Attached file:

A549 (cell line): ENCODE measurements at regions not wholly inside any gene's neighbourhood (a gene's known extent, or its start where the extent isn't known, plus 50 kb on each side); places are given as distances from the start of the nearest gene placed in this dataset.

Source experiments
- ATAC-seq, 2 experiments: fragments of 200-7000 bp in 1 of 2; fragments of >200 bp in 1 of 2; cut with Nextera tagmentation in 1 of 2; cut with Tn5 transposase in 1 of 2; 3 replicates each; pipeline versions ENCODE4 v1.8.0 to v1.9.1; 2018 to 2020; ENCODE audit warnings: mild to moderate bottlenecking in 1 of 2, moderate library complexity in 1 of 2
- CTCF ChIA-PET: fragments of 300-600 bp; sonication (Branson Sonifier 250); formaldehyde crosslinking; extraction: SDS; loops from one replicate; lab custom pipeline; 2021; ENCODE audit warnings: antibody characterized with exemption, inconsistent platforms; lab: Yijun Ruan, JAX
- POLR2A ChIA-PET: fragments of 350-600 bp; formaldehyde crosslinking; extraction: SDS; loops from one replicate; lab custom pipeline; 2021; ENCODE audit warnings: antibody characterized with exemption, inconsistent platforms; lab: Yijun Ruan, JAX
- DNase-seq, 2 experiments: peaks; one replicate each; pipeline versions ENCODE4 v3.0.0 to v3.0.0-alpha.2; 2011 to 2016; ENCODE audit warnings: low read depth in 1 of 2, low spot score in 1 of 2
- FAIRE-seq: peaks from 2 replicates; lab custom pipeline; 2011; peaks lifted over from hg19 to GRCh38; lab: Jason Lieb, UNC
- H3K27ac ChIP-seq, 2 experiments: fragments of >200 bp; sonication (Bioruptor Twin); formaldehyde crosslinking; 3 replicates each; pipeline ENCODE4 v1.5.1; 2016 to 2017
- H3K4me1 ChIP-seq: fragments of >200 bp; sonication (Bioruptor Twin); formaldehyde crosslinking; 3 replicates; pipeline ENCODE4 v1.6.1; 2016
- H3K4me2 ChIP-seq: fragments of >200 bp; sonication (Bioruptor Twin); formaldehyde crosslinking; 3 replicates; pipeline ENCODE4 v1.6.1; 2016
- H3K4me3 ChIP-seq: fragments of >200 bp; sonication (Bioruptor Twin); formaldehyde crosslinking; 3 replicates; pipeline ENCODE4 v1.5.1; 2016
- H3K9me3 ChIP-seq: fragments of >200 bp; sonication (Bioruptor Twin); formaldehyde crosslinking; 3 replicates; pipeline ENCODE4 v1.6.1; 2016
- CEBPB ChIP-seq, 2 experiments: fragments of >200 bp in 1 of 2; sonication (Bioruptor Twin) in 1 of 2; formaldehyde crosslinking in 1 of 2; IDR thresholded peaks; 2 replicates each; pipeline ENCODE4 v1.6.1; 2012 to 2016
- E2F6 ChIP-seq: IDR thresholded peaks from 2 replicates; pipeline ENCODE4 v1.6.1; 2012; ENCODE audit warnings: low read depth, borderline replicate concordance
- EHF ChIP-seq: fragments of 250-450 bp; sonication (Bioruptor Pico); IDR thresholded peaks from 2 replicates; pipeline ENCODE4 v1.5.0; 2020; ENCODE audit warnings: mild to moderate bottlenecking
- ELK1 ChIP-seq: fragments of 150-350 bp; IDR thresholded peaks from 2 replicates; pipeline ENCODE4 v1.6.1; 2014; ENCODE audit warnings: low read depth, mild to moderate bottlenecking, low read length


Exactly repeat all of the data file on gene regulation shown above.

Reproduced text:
A549 (cell line): ENCODE measurements at regions not wholly inside any gene's neighbourhood (a gene's known extent, or its start where the extent isn't known, plus 50 kb on each side); places are given as distances from the start of the nearest gene placed in this dataset.

Source experiments
- ATAC-seq, 2 experiments: fragments of 200-7000 bp in 1 of 2; fragments of >200 bp in 1 of 2; cut with Nextera tagmentation in 1 of 2; cut with Tn5 transposase in 1 of 2; 3 replicates each; pipeline versions ENCODE4 v1.8.0 to v1.9.1; 2018 to 2020; ENCODE audit warnings: mild to moderate bottlenecking in 1 of 2, moderate library complexity in 1 of 2
- CTCF ChIA-PET: fragments of 300-600 bp; sonication (Branson Sonifier 250); formaldehyde crosslinking; extraction: SDS; loops from one replicate; lab custom pipeline; 2021; ENCODE audit warnings: antibody characterized with exemption, inconsistent platforms; lab: Yijun Ruan, JAX
- POLR2A ChIA-PET: fragments of 350-600 bp; formaldehyde crosslinking; extraction: SDS; loops from one replicate; lab custom pipeline; 2021; ENCODE audit warnings: antibody characterized with exemption, inconsistent platforms; lab: Yijun Ruan, JAX
- DNase-seq, 2 experiments: peaks; one replicate each; pipeline versions ENCODE4 v3.0.0 to v3.0.0-alpha.2; 2011 to 2016; ENCODE audit warnings: low read depth in 1 of 2, low spot score in 1 of 2
- FAIRE-seq: peaks from 2 replicates; lab custom pipeline; 2011; peaks lifted over from hg19 to GRCh38; lab: Jason Lieb, UNC
- H3K27ac ChIP-seq, 2 experiments: fragments of >200 bp; sonication (Bioruptor Twin); formaldehyde crosslinking; 3 replicates each; pipeline ENCODE4 v1.5.1; 2016 to 2017
- H3K4me1 ChIP-seq: fragments of >200 bp; sonication (Bioruptor Twin); formaldehyde crosslinking; 3 replicates; pipeline ENCODE4 v1.6.1; 2016
- H3K4me2 ChIP-seq: fragments of >200 bp; sonication (Bioruptor Twin); formaldehyde crosslinking; 3 replicates; pipeline ENCODE4 v1.6.1; 2016
- H3K4me3 ChIP-seq: fragments of >200 bp; sonication (Bioruptor Twin); formaldehyde crosslinking; 3 replicates; pipeline ENCODE4 v1.5.1; 2016
- H3K9me3 ChIP-seq: fragments of >200 bp; sonication (Bioruptor Twin); formaldehyde crosslinking; 3 replicates; pipeline ENCODE4 v1.6.1; 2016
- CEBPB ChIP-seq, 2 experiments: fragments of >200 bp in 1 of 2; sonication (Bioruptor Twin) in 1 of 2; formaldehyde crosslinking in 1 of 2; IDR thresholded peaks; 2 replicates each; pipeline ENCODE4 v1.6.1; 2012 to 2016
- E2F6 ChIP-seq: IDR thresholded peaks from 2 replicates; pipeline ENCODE4 v1.6.1; 2012; ENCODE audit warnings: low read depth, borderline replicate concordance
- EHF ChIP-seq: fragments of 250-450 bp; sonication (Bioruptor Pico); IDR thresholded peaks from 2 replicates; pipeline ENCODE4 v1.5.0; 2020; ENCODE audit warnings: mild to moderate bottlenecking
- ELK1 ChIP-seq: fragments of 150-350 bp; IDR thresholded peaks from 2 replicates; pipeline ENCODE4 v1.6.1; 2014; ENCODE audit warnings: low read depth, mild to moderate bottlenecking, low read length